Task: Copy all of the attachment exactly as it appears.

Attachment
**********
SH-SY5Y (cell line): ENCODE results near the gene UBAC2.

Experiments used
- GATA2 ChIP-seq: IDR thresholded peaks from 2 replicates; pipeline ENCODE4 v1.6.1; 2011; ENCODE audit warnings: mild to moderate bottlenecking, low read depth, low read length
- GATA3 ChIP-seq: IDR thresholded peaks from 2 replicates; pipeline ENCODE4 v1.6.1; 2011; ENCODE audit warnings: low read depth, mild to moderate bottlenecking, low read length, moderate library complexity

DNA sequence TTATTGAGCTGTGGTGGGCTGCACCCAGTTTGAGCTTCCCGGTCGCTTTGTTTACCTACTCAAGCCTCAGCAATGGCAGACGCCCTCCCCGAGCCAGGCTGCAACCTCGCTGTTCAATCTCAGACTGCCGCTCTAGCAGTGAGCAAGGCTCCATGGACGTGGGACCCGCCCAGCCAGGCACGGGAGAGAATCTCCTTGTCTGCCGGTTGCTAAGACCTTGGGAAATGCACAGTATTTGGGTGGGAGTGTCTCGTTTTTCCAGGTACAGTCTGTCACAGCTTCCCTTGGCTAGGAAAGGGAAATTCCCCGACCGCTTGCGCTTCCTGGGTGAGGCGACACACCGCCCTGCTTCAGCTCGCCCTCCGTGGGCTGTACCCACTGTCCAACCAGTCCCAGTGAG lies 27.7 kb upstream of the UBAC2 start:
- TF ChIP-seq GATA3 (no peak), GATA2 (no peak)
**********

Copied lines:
SH-SY5Y (cell line): ENCODE results near the gene UBAC2.

Experiments used
- GATA2 ChIP-seq: IDR thresholded peaks from 2 replicates; pipeline ENCODE4 v1.6.1; 2011; ENCODE audit warnings: mild to moderate bottlenecking, low read depth, low read length
- GATA3 ChIP-seq: IDR thresholded peaks from 2 replicates; pipeline ENCODE4 v1.6.1; 2011; ENCODE audit warnings: low read depth, mild to moderate bottlenecking, low read length, moderate library complexity

DNA sequence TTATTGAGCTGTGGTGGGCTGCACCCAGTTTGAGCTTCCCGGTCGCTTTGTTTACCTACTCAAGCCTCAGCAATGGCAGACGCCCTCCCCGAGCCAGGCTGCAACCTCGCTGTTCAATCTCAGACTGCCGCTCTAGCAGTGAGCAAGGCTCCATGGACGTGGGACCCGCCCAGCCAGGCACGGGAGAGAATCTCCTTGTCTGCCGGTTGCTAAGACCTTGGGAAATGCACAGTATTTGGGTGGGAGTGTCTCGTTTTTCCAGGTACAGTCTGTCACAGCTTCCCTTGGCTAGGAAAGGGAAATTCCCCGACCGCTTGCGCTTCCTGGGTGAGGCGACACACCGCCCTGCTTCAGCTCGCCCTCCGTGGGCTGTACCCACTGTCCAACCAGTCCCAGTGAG lies 27.7 kb upstream of the UBAC2 start:
- TF ChIP-seq GATA3 (no peak), GATA2 (no peak)